|12:00pm||Doors open for sightseeing|
|4:00pm||Last entry for sightseeing|
Sermon preached at Evensong on the Fourth Sunday of Lent (11 March 2018) by the Revd Canon Michael Hampel, Precentor
Continuing our Lenten sermon series 'Reel Spirituality', Canon Michael Hampel explores the consequences of placing selfish ambition before our duty to God and our duty to our neighbour as depicted in Peter Yates's 1983 film The Dresser.
William Shakespeare’s first experience of the theatre took place when his father, the Mayor of Stratford-upon-Avon, invited strolling players to perform at the town’s mediaeval Guildhall. In the repertoire of these touring actors was an anonymous play about the mythical British king of the dark ages, Leir.
Four hundred years later, groups of Shakespearean actors were also trundling round the country performing the works of the Bard and one of the most popular of his tragedies, Shakespeare’s own version of King Lear.
And, at the height of the Second World War, people ventured out under the bomb-ridden clouds of conflict to go to their local playhouse not only to see great theatre but also to convince themselves that they still had souls which could be inspired afresh by the passage of drama in what Shakespeare himself calls ‘the two hour traffic of our stage’.
But the young and handsome actors had all been called up to act in a more visceral drama at the Front and so the audience had the dubious pleasure of being entertained by old men and maidens – the old men either long past retirement age or indeed lured out of retirement to flesh out the parts that the younger actors had abandoned to fight Hitler.
One such company had at its helm the legendary stage martinet, Sir Donald Wolfit – he of the rolling vowels and sonorous consonants who, like all good actors of his day, declaimed Shakespeare as if he were singing Verdi. Known solely as ‘Sir’, his dresser in the mid-1950s was the contemporary playwright Sir Ronald Harwood and it was Harwood’s experience of working with Wolfit that led him to write his play The Dresser which Peter Yates made into his 1983 feature film The Dresser starring Albert Finney and Tom Courtney.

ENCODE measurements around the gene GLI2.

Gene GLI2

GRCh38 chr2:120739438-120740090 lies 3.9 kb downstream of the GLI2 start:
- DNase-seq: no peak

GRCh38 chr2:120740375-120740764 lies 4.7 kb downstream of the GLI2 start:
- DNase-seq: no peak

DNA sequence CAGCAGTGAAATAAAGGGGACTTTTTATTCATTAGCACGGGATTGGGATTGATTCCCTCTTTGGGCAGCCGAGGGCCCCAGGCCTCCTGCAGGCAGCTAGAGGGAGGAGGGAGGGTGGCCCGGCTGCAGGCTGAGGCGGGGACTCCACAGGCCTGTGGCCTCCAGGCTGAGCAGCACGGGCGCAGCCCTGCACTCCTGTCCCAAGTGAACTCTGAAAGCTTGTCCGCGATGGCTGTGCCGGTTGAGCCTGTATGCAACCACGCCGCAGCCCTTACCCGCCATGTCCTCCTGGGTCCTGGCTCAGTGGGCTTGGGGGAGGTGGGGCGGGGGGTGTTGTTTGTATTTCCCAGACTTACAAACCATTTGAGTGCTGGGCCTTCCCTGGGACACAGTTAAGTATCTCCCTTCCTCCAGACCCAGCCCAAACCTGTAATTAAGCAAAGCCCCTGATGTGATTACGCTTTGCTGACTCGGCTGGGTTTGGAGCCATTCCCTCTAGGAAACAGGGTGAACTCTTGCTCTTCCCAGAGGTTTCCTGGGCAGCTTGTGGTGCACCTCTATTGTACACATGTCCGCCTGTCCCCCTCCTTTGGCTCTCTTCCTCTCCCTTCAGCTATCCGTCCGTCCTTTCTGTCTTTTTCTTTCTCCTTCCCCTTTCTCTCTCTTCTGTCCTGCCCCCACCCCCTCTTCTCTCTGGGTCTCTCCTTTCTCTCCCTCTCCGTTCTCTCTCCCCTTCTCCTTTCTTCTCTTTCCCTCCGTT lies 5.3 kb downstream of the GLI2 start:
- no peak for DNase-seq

The story fuses the two dramaturgies of Shakespearean drama – Tragedy and Comedy – because this is, as Polonius in Hamlet might himself have described it, ‘tragical-comical-historical-pastoral’.
Like our scriptural readings this afternoon, the story behind this film is about envy and selfish ambition and, while we laugh at the well-meaning inadequacies of the old hams, we see all too tragically beyond the humour Hitler on his relentless path of self-destruction in the skies above the Alhambra Theatre, Bradford, where King Lear is slowly but surely destroying himself and everyone around him, played by Sir who – pushed by his ambition and his dresser beyond the limits of his failing health – destroys himself and is dead even before the stage door is locked for the night.
And what makes the tragedy of the film all the more tragical is that the principal cause of Sir’s downfall is love – both love of self and unrequited love.
Sir’s dresser is called Norman. He knows no life other than to be Sir’s dresser and he knows no other world than the theatre. It is here that he is – as he puts it – in his element. He is a heavy drinker and the prospect of Sir, the source of his very existence, not coming out for another season is so appalling that, despite the old man’s patent senilitude and frailty, he presses him through one more performance of Lear – his 227th – in the vain hope that the inevitable can somehow be avoided. What he actually achieves by this act of painful love is the old man’s death and his own self destruction.